We know a couple who recently took a fall weekend trip to a pumpkin farm. Before they left, they filled up the gas tank, buckled in the kids and hit the road. They weren’t too far from home when they had a bit of a scare: Their dashboard began to glow with a yellow light that looks like an exclamation point with brackets.
They stopped at the nearest service station to check their owner’s manual and learned this was the tire pressure light, which was telling them one or all of their tires could be low.
Fortunately, the man at the service station was able to help them check and adjust their tire pressure, and they were off again to continue on their pumpkin-picking mission.
Why did the warning light go on?
Federal law required that all passenger cars and trucks beginning in model year 2006 be equipped with a Tire Pressure Monitoring System or TPMS. This system alerts drivers when the tire pressure dips about 25 percent below the recommended specification. Some vehicles will trigger the TPMS light at less than 25 percent.
With fluctuating temperatures as the season changes from summer to fall, dramatic changes in temperatures from daytime to nighttime can cause low tire pressure warnings, some legit and some not so legit.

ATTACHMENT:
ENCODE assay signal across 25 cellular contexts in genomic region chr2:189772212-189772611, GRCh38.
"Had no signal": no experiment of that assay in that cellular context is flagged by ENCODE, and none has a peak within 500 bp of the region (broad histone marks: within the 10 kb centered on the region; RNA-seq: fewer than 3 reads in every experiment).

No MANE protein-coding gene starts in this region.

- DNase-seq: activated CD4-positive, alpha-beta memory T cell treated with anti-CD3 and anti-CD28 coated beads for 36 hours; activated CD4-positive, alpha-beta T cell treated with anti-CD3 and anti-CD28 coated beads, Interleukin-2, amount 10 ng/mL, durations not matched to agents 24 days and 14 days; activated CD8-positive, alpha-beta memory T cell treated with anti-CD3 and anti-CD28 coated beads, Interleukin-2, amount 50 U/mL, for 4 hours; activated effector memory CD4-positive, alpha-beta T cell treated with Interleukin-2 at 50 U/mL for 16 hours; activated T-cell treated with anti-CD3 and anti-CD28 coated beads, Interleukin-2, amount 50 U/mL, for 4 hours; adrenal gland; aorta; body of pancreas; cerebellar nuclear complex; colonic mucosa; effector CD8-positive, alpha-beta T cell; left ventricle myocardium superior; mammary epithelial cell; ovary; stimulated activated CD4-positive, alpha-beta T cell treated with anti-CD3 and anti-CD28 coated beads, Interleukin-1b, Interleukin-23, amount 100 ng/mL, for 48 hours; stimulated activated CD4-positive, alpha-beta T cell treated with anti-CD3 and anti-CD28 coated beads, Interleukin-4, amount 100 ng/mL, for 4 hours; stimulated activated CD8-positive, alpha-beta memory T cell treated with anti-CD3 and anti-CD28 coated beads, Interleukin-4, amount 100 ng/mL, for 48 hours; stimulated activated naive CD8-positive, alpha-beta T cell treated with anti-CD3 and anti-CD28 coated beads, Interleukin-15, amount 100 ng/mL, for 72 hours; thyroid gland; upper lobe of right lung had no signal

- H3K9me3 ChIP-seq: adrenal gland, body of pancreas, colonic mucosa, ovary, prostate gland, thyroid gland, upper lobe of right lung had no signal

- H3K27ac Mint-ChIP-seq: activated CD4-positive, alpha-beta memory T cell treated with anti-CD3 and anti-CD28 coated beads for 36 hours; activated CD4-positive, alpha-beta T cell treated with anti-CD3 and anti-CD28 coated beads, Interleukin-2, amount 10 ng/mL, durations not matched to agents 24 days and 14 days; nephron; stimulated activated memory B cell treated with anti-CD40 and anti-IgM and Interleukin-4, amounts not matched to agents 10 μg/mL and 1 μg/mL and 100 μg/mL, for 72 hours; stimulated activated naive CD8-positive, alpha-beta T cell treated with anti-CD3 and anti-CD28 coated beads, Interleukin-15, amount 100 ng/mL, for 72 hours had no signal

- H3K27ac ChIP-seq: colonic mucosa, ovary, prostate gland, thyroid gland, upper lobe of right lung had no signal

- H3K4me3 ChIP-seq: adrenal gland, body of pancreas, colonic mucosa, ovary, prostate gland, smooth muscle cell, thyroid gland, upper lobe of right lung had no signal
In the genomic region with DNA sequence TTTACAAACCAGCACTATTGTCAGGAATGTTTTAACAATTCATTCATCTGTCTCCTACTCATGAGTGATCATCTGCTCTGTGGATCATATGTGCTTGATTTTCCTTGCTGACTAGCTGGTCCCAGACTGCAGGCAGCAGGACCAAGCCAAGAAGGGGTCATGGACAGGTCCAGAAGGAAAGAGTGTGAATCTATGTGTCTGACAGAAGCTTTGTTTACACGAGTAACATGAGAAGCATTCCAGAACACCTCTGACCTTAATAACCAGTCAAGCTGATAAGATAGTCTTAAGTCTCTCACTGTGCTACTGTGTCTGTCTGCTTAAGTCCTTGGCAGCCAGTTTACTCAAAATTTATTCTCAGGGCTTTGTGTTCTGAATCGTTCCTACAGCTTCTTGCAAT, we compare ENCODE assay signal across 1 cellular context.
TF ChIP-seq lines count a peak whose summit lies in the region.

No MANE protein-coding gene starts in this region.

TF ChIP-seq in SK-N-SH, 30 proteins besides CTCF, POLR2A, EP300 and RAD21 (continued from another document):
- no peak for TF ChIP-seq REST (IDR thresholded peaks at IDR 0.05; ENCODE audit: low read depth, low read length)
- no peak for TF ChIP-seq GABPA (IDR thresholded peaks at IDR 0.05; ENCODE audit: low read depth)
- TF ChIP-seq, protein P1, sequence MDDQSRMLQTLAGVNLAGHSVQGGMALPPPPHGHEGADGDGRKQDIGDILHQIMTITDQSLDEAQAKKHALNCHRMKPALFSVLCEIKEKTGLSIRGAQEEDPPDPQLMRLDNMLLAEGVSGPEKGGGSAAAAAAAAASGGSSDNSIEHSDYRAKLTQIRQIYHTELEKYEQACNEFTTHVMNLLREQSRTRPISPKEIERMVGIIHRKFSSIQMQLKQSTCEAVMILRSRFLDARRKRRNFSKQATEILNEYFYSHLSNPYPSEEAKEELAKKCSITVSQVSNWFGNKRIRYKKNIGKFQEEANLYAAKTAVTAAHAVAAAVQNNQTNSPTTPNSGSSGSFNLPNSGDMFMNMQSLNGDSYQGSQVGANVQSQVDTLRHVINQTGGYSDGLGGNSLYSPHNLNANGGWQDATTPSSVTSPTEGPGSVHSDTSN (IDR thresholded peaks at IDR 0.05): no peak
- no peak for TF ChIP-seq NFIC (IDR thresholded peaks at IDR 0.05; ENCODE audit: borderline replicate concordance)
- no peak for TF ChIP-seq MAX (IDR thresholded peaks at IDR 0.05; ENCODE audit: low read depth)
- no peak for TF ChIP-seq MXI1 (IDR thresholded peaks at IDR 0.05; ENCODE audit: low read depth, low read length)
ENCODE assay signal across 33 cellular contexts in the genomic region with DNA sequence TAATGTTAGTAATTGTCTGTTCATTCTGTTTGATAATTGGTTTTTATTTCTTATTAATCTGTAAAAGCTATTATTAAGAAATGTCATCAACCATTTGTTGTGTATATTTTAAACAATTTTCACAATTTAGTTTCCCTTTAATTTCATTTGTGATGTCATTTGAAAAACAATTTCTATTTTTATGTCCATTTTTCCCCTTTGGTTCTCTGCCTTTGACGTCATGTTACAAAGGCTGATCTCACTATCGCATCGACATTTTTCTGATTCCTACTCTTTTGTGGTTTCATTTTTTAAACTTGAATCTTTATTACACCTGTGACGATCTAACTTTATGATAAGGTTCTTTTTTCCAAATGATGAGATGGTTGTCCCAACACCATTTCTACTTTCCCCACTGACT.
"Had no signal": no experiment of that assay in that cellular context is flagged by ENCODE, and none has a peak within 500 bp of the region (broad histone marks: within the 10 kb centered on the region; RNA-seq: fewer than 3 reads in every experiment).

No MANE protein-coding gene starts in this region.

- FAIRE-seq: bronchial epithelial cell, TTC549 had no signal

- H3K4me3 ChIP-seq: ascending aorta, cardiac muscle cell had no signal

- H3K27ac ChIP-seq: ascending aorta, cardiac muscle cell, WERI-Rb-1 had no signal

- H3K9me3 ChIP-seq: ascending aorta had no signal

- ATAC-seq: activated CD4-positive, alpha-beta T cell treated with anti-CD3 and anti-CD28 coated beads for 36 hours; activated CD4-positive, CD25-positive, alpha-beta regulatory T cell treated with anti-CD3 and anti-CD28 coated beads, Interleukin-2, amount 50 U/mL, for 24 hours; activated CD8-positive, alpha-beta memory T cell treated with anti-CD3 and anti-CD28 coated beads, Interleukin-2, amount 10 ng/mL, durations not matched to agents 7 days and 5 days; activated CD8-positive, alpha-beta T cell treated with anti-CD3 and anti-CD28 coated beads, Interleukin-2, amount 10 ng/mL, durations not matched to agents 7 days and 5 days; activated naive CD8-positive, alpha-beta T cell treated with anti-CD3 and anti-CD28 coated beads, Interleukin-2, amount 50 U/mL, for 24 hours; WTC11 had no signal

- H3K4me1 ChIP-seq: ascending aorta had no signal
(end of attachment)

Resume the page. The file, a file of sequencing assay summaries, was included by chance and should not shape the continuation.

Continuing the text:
What causes tire pressure changes?
Aside from having a nail or other puncture “wound” in the tire, the ambient air temperature can affect your tire pressure. For every 10 degree change in air temperature, your tire pressure will fluctuate about 1 psi.
If you or your auto shop last set the tire pressure when it was 90 degrees outside, imagine what it drops to when the overnight temperatures fall into the mid-40s. Your tire pressure could be changing 4-5 psi at night, which can cause the TPMS light to go on.
What should you do when your tire pressure light goes on?
- Check and adjust your tire pressure. Ideally, do it in the morning before the temperatures heat up and causes a false bump to the psi level of the tires.
- In some vehicles, your TPMS light will turn itself off once you’ve properly inflated the tires. In others, you may need to reset it. Check your owner’s manual for instructions. If your light is persistent, let Auto Lab know. We can help.
We’ll make sure the system is operating properly, and we can reset the light for you. In most cases, we can reset it quickly.
If you have any questions or the TPMS light is on consistently, call us at 847-367-4488, schedule an appointment online or stop by.
Driving with underinflated tires may cause lower fuel economy, reduced safety and faster tire wear.